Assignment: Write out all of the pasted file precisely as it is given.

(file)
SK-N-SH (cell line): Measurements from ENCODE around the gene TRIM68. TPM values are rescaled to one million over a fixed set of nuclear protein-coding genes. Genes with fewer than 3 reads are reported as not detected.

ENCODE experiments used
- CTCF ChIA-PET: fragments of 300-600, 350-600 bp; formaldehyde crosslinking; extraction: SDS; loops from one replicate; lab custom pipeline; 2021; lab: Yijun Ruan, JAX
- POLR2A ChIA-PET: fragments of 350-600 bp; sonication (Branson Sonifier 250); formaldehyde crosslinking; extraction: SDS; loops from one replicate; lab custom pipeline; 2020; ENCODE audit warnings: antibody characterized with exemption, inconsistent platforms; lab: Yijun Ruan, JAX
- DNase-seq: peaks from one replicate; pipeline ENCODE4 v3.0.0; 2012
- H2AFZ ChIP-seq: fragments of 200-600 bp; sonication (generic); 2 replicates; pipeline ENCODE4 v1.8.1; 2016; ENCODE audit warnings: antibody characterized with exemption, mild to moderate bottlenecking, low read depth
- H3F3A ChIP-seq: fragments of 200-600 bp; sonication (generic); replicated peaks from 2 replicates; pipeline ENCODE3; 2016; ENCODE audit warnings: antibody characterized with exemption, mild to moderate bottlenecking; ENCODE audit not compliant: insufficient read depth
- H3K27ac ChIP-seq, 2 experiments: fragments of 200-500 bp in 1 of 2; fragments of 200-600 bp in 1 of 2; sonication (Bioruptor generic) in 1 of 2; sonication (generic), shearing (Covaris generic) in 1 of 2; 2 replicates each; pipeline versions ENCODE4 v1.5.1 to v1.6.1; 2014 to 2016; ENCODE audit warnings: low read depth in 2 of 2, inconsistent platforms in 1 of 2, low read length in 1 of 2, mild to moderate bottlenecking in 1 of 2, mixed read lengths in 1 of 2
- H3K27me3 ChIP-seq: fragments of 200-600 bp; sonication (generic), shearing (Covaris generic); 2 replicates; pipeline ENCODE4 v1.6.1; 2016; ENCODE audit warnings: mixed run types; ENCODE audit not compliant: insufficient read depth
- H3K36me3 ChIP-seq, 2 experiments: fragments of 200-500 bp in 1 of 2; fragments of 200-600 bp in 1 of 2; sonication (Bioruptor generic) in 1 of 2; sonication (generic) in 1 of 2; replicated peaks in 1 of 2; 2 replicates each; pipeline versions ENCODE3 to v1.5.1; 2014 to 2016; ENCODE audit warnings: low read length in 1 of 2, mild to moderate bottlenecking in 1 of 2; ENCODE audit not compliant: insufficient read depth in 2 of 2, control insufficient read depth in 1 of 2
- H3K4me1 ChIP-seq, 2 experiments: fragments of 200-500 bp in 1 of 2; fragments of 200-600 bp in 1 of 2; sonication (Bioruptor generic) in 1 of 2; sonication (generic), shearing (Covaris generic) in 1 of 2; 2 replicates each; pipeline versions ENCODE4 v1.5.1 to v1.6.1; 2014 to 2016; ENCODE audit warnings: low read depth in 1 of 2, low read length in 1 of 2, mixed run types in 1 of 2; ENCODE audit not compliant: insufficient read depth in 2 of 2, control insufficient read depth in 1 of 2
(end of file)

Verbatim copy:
SK-N-SH (cell line): Measurements from ENCODE around the gene TRIM68. TPM values are rescaled to one million over a fixed set of nuclear protein-coding genes. Genes with fewer than 3 reads are reported as not detected.

ENCODE experiments used
- CTCF ChIA-PET: fragments of 300-600, 350-600 bp; formaldehyde crosslinking; extraction: SDS; loops from one replicate; lab custom pipeline; 2021; lab: Yijun Ruan, JAX
- POLR2A ChIA-PET: fragments of 350-600 bp; sonication (Branson Sonifier 250); formaldehyde crosslinking; extraction: SDS; loops from one replicate; lab custom pipeline; 2020; ENCODE audit warnings: antibody characterized with exemption, inconsistent platforms; lab: Yijun Ruan, JAX
- DNase-seq: peaks from one replicate; pipeline ENCODE4 v3.0.0; 2012
- H2AFZ ChIP-seq: fragments of 200-600 bp; sonication (generic); 2 replicates; pipeline ENCODE4 v1.8.1; 2016; ENCODE audit warnings: antibody characterized with exemption, mild to moderate bottlenecking, low read depth
- H3F3A ChIP-seq: fragments of 200-600 bp; sonication (generic); replicated peaks from 2 replicates; pipeline ENCODE3; 2016; ENCODE audit warnings: antibody characterized with exemption, mild to moderate bottlenecking; ENCODE audit not compliant: insufficient read depth
- H3K27ac ChIP-seq, 2 experiments: fragments of 200-500 bp in 1 of 2; fragments of 200-600 bp in 1 of 2; sonication (Bioruptor generic) in 1 of 2; sonication (generic), shearing (Covaris generic) in 1 of 2; 2 replicates each; pipeline versions ENCODE4 v1.5.1 to v1.6.1; 2014 to 2016; ENCODE audit warnings: low read depth in 2 of 2, inconsistent platforms in 1 of 2, low read length in 1 of 2, mild to moderate bottlenecking in 1 of 2, mixed read lengths in 1 of 2
- H3K27me3 ChIP-seq: fragments of 200-600 bp; sonication (generic), shearing (Covaris generic); 2 replicates; pipeline ENCODE4 v1.6.1; 2016; ENCODE audit warnings: mixed run types; ENCODE audit not compliant: insufficient read depth
- H3K36me3 ChIP-seq, 2 experiments: fragments of 200-500 bp in 1 of 2; fragments of 200-600 bp in 1 of 2; sonication (Bioruptor generic) in 1 of 2; sonication (generic) in 1 of 2; replicated peaks in 1 of 2; 2 replicates each; pipeline versions ENCODE3 to v1.5.1; 2014 to 2016; ENCODE audit warnings: low read length in 1 of 2, mild to moderate bottlenecking in 1 of 2; ENCODE audit not compliant: insufficient read depth in 2 of 2, control insufficient read depth in 1 of 2
- H3K4me1 ChIP-seq, 2 experiments: fragments of 200-500 bp in 1 of 2; fragments of 200-600 bp in 1 of 2; sonication (Bioruptor generic) in 1 of 2; sonication (generic), shearing (Covaris generic) in 1 of 2; 2 replicates each; pipeline versions ENCODE4 v1.5.1 to v1.6.1; 2014 to 2016; ENCODE audit warnings: low read depth in 1 of 2, low read length in 1 of 2, mixed run types in 1 of 2; ENCODE audit not compliant: insufficient read depth in 2 of 2, control insufficient read depth in 1 of 2